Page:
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Re: upstreaming https://github.com/cgwalters/git-evtag ?





On Mon, Jan 8, 2018, at 3:49 PM, Stefan Beller wrote:
> On Mon, Jan 8, 2018 at 12:40 PM, Santiago Torres <santiago@xxxxxxx> wrote:
> > Hi,
> >
> > I personally like the idea of git-evtags, but I feel that they could be
> > made so that push certificates (and being hash-algorithm agnostic)
> > should provide the same functionality with less code.
> >
> > To me, a git evtag is basically a signed tag + a data structure similar
> > to a push certificate embedded in it. I wonder if, with the current
> > tooling in git, this could be done as a custom command...
> 
> In that case, why not migrate Git to a new hash function instead
> of adding a very niche fixup?

Every day, for many years I find it maddening and really ridiculous
that the Fedora package build process insists I provide it a tarball
instead of being able to just fetch a signed git tag.

Now while I haven't fought the battle to teach Fedora to actually use
this, I think I have a pretty strong argument that git-evtag very clearly
fulfills the same role that a signed tarball does.

In particular, how a single checksum covers the entire source - no
hash tree involved.  The way that the evtag is "horizontal" across
the source while the git tree is "vertical" around history means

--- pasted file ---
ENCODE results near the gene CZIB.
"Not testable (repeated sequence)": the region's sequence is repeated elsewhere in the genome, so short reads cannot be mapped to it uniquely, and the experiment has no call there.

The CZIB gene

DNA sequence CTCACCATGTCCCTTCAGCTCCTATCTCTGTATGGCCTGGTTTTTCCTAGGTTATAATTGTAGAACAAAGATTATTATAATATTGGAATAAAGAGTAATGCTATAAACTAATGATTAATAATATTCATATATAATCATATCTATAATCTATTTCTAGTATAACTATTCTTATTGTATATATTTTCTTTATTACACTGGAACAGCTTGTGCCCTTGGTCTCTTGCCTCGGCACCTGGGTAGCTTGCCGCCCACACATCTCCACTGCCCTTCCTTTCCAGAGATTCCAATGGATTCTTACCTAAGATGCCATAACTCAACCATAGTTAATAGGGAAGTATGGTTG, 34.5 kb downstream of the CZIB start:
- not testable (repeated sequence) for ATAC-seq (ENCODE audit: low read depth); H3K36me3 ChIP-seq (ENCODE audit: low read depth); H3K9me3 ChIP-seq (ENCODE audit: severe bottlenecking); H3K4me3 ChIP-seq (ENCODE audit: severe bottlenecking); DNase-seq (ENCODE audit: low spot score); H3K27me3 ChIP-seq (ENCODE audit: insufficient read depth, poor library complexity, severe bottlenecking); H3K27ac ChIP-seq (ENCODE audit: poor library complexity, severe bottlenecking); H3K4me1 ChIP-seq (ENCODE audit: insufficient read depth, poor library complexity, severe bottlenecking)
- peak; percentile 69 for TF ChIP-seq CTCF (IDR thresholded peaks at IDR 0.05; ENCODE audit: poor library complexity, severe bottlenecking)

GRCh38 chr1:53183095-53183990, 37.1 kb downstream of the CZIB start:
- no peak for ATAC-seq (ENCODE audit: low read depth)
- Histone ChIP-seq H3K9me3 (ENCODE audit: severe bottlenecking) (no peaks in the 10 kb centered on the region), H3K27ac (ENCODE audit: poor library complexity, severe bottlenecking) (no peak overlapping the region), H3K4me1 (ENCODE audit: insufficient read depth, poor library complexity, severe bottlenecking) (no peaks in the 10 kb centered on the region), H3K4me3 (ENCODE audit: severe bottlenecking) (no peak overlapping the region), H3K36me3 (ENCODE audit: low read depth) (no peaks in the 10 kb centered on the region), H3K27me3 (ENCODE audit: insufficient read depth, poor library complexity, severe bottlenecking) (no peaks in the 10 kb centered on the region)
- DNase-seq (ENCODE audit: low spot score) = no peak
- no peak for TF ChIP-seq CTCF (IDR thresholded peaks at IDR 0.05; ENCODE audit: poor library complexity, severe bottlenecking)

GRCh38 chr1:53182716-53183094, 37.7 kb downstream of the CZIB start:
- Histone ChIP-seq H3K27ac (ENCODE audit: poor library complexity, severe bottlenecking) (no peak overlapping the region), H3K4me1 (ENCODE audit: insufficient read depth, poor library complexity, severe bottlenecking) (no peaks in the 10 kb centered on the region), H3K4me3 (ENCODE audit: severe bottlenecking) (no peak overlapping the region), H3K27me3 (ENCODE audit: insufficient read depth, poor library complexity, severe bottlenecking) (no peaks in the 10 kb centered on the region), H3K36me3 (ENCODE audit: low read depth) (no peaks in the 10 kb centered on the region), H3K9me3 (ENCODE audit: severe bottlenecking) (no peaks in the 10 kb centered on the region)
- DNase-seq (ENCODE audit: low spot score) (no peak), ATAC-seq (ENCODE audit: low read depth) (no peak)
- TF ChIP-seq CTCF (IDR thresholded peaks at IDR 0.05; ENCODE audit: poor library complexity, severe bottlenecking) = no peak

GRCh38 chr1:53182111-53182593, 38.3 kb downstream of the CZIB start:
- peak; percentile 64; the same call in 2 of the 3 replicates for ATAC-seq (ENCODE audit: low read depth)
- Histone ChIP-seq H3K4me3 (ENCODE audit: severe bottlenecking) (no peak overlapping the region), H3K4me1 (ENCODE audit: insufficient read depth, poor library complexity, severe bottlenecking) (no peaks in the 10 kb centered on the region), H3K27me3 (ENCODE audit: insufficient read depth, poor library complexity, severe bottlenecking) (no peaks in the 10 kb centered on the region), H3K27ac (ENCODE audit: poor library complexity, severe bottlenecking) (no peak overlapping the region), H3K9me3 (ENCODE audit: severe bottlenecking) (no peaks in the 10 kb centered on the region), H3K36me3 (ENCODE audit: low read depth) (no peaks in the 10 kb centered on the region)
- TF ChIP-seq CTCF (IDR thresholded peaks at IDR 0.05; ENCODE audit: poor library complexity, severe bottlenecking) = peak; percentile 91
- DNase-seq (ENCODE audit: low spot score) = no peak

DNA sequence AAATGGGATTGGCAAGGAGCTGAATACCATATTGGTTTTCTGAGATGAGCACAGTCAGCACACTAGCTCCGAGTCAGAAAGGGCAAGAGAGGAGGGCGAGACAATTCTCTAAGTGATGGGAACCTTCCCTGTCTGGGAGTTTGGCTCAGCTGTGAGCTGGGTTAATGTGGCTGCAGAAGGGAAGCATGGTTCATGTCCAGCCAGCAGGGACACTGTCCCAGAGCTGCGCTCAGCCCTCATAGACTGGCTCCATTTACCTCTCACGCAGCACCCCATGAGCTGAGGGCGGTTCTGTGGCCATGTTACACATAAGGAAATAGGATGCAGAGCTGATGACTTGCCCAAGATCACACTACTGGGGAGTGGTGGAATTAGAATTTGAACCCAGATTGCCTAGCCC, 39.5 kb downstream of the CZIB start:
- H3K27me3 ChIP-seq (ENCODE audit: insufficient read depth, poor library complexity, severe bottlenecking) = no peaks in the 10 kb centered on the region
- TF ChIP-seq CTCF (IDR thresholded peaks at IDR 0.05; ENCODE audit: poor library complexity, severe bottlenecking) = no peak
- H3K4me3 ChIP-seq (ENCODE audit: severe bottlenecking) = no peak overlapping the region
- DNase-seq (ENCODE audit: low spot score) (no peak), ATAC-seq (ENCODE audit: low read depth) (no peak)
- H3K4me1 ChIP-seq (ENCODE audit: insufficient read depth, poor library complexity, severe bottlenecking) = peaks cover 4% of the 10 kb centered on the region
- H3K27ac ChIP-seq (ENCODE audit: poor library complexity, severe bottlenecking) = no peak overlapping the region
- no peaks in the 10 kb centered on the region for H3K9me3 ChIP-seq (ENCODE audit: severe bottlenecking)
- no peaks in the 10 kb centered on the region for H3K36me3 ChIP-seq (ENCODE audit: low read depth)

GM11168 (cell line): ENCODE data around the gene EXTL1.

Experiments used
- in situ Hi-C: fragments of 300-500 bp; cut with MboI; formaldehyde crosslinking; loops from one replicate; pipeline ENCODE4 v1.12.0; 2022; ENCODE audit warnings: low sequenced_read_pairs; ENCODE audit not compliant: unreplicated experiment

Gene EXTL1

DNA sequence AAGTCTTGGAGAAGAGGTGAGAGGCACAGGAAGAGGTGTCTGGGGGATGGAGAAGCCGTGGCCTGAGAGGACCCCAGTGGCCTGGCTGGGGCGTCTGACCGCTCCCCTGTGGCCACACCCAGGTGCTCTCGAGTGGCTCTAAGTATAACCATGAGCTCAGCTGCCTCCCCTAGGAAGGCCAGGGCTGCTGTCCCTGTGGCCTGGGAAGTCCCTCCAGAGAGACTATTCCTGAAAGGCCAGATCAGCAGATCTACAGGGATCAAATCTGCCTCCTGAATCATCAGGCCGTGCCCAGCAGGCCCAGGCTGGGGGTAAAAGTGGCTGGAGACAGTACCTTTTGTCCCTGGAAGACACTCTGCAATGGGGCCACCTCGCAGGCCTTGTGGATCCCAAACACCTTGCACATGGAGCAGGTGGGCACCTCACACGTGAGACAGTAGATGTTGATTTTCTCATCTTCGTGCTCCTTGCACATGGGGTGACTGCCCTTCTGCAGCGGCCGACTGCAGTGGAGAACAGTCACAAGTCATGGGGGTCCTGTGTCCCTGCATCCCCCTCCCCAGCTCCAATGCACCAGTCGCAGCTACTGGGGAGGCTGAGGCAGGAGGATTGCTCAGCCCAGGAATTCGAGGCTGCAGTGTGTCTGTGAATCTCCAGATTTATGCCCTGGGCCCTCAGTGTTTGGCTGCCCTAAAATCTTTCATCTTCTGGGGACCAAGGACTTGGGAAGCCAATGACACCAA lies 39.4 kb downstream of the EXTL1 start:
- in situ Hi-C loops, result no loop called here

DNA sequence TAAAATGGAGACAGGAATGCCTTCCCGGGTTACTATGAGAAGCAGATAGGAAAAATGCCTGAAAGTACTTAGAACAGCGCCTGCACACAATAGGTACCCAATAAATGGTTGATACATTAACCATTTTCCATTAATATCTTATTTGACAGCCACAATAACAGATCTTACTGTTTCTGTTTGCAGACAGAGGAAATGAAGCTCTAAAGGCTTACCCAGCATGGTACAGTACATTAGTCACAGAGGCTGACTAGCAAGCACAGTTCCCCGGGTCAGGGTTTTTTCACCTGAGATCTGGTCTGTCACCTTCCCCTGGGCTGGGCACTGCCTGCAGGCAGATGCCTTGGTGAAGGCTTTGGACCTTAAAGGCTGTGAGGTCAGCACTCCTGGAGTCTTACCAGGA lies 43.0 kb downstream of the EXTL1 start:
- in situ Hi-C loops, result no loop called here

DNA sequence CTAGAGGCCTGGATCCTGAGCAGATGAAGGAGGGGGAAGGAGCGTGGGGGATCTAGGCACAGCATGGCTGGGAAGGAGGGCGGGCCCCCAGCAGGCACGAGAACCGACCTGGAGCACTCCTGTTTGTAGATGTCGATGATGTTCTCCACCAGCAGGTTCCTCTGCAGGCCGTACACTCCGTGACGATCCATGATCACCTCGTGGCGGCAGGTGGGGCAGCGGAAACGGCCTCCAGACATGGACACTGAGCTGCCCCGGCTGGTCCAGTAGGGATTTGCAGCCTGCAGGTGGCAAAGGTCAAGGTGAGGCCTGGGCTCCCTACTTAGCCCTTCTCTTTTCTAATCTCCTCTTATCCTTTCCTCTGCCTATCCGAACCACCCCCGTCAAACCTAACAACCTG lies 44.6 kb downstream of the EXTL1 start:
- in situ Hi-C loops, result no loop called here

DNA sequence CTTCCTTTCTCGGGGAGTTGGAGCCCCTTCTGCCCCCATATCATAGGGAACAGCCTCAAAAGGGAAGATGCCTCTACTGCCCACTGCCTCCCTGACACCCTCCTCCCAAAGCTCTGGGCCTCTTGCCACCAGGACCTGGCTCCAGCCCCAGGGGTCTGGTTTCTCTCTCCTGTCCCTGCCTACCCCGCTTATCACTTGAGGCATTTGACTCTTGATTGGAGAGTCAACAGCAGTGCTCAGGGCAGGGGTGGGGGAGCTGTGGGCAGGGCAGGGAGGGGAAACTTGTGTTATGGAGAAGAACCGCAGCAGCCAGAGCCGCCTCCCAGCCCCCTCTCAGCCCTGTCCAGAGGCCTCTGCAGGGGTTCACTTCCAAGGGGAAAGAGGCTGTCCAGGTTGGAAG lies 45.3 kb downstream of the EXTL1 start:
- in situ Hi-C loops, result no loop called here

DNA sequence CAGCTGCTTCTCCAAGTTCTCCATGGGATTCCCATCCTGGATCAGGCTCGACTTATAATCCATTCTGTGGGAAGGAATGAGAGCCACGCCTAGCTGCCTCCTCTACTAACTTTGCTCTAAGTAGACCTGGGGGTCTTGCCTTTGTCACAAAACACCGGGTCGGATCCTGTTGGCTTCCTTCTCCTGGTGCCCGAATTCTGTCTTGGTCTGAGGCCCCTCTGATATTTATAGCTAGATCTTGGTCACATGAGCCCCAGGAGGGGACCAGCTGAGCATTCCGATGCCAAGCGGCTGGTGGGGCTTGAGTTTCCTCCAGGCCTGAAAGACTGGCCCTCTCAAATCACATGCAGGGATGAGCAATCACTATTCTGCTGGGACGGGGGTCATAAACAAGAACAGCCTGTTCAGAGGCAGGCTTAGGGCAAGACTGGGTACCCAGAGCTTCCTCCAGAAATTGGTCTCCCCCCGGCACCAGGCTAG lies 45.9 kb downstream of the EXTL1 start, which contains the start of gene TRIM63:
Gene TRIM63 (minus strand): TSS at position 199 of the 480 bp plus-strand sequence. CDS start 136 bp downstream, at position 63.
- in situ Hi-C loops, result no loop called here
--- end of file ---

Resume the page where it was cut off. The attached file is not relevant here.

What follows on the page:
they're complementary.
 
> See Documentation/technical/hash-function-transition.txt
> for how to do it.

evtag took me a day or two to write initially and doesn't
impose any requirements on users except a small additional
bit of software.

In contrast, working on hash-function-transition.txt?  That
seems like it'd easily consume many person-months of work.
And that plan only exists post-shatter.io, whereas git-evtag
long predates both.

> Personally I'd dislike to include ev-tags as it might send a signal
> of "papering over sha1 issues instead of fixing it".

I don't agree.  I think it's pretty clear that a hash function transition
would be a huge amount of work - not least because of course
there are now at least two widely used implementations of git in C,
plus https://www.eclipse.org/jgit/ plus...

> push certificates are somewhat underdocumented, see the

Why not call them "git signed pushes"?  Junio's post
even says "the signed push".

And I just looked at this a little bit more but I'm not sure I
see how this covers the same goal as evtags; it seems
more about stopping someone from MITM my push
to github.com, and not about ensuring integrity from
someone pulling from github.com (and not wanting
to fully trust github).